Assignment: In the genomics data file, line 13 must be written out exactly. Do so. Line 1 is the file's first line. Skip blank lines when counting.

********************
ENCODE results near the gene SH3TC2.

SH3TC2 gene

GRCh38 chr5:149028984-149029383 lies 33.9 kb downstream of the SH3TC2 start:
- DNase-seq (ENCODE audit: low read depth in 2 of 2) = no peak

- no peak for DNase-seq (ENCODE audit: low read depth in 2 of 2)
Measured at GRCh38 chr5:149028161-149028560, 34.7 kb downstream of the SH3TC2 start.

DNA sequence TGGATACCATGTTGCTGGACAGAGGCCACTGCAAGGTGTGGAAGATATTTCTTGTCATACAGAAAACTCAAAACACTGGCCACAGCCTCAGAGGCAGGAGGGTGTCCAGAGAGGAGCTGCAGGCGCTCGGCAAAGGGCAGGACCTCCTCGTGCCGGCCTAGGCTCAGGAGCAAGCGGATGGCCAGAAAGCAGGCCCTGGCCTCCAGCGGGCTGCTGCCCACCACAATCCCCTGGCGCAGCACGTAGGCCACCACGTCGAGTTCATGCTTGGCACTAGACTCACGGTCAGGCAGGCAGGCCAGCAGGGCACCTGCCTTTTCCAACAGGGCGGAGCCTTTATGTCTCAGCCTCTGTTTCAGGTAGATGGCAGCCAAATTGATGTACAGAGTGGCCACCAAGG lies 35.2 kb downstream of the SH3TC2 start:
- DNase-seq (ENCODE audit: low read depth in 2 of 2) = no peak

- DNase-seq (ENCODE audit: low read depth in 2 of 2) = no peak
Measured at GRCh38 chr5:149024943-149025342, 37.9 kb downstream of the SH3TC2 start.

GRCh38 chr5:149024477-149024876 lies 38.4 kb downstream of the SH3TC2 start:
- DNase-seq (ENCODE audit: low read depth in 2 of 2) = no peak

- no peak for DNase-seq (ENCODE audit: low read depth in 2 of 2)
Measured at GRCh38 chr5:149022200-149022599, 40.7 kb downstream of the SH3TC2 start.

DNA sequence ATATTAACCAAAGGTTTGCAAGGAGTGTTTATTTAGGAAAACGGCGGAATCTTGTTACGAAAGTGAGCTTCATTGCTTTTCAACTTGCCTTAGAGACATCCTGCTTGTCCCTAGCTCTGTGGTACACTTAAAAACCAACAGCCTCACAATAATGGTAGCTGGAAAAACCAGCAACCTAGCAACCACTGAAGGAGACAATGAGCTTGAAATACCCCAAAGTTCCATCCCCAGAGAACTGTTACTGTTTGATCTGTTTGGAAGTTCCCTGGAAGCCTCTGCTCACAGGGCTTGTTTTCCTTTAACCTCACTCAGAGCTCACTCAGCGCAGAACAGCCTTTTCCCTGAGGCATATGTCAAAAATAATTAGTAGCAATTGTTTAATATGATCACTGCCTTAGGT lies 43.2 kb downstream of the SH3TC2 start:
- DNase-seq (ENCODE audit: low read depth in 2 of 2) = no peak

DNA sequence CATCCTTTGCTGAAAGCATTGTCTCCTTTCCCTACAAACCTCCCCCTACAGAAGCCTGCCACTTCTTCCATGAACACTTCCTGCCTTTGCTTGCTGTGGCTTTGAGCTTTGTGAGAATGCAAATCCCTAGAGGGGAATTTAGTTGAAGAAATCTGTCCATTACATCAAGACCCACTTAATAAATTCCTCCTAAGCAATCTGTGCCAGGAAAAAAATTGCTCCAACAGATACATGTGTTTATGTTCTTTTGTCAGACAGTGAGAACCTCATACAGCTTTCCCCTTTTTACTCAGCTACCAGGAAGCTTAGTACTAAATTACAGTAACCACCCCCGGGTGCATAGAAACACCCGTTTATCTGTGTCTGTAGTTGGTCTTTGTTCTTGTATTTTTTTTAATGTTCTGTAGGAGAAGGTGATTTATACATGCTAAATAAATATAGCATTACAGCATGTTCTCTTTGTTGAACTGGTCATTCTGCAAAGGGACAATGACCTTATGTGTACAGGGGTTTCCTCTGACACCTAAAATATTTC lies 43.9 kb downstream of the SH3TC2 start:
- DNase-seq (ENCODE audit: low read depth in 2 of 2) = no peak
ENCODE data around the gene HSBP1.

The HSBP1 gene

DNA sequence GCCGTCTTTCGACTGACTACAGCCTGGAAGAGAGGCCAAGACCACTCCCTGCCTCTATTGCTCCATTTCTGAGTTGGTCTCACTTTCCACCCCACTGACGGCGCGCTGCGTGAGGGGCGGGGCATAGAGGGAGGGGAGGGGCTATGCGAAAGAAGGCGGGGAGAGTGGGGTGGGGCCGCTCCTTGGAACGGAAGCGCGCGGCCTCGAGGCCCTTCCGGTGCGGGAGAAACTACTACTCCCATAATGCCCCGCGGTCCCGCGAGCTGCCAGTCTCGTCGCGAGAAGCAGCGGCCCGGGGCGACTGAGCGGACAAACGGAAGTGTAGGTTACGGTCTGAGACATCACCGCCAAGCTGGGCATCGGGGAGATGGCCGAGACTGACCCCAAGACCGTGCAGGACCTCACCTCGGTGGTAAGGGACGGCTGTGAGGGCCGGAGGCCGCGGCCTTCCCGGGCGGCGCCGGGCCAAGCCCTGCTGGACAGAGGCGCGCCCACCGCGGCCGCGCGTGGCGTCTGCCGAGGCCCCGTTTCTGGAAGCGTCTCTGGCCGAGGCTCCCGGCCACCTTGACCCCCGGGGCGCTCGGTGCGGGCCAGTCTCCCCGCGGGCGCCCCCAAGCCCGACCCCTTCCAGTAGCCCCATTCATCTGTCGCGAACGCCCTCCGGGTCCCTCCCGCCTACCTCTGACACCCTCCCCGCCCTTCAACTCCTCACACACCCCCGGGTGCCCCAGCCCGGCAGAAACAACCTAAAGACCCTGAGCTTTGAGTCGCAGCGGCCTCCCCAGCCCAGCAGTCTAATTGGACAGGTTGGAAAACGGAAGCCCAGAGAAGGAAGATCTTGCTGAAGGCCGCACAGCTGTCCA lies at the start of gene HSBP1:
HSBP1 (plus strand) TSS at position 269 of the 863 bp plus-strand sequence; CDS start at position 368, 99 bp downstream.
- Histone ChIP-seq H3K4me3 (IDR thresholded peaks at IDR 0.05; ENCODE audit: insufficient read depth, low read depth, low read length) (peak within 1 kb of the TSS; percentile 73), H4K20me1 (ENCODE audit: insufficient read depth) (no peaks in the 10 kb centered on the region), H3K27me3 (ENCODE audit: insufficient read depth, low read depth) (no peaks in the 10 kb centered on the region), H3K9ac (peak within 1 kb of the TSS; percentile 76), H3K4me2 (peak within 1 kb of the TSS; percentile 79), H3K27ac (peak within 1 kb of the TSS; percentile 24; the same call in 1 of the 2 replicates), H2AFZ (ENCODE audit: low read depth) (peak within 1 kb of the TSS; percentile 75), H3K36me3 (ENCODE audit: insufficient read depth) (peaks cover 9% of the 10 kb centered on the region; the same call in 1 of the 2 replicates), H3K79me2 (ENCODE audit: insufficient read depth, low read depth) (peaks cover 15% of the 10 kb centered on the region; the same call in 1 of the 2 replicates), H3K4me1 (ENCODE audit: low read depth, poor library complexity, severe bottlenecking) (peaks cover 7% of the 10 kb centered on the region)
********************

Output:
- no peak for DNase-seq (ENCODE audit: low read depth in 2 of 2)